The New York Times: When it comes to Clinton, it’s all the speculation that’s fit to print

Democratic presidential candidate Hillary Clinton speaks during a press conference after talking about her strategy for rural America during a campaign stop at the FFA Enrichment Center at Des Moines Area Community College in Ankeny, Iowa August 26, 2015.

Two things it’s never hard to find are Democrats who think the sky is falling and friends of prominent politicians who’d like their friends to run for president, and the media is doing its damnedest to turn this into a major story about the 2016 Democratic primary. The New York Times, of course, wants to be sure it’s a leader in this field, and so we get “Big-Name Plan B’s for Democrats Concerned About Hillary Clinton,” by Patrick Healy. The big names in question? Former Vice President Al Gore, who has been out of electoral politics for 15 years and shows no interest. Secretary of State John Kerry, who shows no interest. Sen. Elizabeth Warren, who has been extremely clear she is not running. And Vice President Joe Biden, who actually seems to be flirting with the idea.
It’s not clear who should feel more insulted by such speculation:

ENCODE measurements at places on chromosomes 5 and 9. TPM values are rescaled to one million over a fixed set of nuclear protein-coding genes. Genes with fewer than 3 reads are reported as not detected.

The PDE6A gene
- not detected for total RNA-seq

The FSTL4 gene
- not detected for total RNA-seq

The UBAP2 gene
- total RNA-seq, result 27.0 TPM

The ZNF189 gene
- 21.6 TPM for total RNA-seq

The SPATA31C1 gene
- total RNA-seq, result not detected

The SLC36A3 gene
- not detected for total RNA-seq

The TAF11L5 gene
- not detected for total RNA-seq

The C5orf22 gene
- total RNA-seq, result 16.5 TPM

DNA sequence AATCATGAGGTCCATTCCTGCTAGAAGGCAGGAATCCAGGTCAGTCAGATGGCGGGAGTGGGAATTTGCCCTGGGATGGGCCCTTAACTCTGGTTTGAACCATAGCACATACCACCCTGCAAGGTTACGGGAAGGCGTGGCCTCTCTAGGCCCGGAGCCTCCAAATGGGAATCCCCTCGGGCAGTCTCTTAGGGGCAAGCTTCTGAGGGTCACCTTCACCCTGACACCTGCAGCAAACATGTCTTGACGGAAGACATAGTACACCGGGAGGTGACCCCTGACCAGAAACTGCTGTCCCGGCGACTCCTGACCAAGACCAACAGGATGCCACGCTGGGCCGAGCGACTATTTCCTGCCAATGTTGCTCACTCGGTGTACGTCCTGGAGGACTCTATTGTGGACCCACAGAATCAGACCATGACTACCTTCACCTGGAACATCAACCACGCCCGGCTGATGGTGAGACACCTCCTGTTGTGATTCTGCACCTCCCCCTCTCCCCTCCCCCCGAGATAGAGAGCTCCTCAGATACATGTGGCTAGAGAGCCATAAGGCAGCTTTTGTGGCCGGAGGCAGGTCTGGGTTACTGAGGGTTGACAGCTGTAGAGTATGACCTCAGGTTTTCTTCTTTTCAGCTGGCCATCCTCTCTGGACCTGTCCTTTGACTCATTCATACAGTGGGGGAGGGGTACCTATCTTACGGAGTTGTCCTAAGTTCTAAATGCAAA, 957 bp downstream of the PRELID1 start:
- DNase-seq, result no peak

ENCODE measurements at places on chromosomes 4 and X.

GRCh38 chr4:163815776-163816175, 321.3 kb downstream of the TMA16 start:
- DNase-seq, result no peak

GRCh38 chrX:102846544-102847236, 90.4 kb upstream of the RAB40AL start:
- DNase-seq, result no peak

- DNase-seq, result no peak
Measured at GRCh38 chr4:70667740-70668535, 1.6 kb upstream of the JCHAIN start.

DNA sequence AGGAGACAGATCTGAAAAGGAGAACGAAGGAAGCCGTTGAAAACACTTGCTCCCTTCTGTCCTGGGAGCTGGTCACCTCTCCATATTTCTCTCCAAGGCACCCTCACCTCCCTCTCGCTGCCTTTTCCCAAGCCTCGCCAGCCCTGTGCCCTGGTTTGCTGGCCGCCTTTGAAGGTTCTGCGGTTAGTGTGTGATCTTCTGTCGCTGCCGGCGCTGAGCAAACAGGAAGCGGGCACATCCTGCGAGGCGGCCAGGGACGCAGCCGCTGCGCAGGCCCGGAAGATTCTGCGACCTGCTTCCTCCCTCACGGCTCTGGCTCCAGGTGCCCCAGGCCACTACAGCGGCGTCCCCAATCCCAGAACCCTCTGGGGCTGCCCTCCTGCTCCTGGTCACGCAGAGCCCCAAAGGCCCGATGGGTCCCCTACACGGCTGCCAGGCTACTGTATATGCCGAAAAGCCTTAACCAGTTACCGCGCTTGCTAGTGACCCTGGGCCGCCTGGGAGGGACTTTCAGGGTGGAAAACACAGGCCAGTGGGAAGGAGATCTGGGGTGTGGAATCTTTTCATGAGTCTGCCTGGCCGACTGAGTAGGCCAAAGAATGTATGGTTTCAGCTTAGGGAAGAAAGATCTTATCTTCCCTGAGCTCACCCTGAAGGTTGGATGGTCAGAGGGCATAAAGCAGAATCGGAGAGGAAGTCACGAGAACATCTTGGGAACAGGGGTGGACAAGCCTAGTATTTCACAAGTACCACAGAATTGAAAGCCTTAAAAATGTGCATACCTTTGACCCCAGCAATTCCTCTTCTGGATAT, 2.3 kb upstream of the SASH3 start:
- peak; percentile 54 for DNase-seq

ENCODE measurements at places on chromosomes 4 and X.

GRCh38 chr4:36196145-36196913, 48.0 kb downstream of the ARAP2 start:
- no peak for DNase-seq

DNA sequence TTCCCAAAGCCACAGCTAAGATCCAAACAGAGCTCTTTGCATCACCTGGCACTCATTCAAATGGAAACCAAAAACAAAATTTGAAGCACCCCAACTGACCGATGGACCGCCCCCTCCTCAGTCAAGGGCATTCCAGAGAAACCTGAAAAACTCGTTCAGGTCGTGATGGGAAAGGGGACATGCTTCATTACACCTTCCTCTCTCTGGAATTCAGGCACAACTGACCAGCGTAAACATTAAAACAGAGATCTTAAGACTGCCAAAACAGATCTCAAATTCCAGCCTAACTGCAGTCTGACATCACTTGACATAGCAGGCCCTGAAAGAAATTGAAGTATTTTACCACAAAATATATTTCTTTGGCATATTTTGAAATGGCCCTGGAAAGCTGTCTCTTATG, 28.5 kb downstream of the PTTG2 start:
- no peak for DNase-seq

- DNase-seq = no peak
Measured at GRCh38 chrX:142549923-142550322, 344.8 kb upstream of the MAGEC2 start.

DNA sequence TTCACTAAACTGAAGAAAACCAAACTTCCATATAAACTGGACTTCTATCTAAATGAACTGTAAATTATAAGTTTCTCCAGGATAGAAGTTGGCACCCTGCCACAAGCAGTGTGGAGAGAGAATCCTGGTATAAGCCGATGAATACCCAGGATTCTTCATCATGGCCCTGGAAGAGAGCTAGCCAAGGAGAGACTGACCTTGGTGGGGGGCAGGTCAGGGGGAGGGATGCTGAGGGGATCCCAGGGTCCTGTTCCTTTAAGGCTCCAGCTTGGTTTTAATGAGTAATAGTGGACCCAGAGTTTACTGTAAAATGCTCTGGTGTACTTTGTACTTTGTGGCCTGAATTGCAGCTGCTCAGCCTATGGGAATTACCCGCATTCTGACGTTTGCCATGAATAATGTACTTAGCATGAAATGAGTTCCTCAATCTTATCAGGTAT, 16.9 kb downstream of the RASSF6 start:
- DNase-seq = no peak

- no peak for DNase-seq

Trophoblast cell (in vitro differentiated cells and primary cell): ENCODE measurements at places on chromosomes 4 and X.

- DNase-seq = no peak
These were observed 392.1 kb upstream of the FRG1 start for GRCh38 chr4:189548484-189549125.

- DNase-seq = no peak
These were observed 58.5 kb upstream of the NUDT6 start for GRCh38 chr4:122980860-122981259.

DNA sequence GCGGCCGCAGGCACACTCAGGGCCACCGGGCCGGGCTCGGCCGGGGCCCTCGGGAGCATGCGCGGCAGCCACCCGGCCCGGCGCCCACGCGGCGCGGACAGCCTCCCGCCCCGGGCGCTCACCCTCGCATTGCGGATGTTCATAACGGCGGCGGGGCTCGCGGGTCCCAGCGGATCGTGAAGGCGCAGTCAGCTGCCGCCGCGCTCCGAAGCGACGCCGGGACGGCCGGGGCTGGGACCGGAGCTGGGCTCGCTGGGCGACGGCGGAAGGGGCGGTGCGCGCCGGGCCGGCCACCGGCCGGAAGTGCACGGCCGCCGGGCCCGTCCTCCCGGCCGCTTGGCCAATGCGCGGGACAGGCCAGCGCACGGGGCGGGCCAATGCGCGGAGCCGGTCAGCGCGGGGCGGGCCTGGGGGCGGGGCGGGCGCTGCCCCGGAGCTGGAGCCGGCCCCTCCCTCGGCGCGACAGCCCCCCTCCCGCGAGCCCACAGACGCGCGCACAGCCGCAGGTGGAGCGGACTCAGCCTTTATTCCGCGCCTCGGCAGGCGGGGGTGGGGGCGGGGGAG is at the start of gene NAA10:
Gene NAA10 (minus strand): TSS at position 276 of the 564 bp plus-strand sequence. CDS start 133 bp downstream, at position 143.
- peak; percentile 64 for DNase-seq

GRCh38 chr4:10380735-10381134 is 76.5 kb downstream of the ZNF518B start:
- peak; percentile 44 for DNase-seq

Clinton or Bernie Sanders. After all, the explicit idea behind all this is that if Clinton can’t get the job done, the Democratic Party needs to be rescued from Sanders.

“If party leaders see a scenario next winter where Bernie Sanders has a real chance at the Democratic nomination, I think there’s no question that leaders will reach out to Vice President Biden or Secretary of State Kerry or even Gore about entering the primaries,” said Garnet F. Coleman, a Texas state lawmaker and Democratic national committeeman.

Because nothing says strength and democracy like a last-minute scramble to insert the nominee of party leaders’ choice. To say nothing of the logistical challenges of creating a state-by-state campaign in places where Clinton and Sanders have been organizing for months and have staff on the ground.
Healy follows the secret Times stylebook for writing about the presidential election, and Hillary Clinton in particular, by slipping in the occasional well-buried dose of reality:

Still, Mr. Biden, Mr. Kerry and Mr. Gore have lost presidential bids before and are hardly guaranteed party saviors — or more popular than Mrs. Clinton among important demographic groups like women, African-Americans and Hispanics.

Gee, you think? Here’s an idea for any Democratic Party leaders who may be indulging such thoughts and for any media outlets that think stupid speculation is more important than actual coverage of issues and campaigns as they are: Let’s let the primary play out. If Biden gets in, he gets in, and he takes his chances. If he doesn’t, Democrats have multiple choices, including one longstanding frontrunner and one unexpectedly strong challenger. The sky is not falling.

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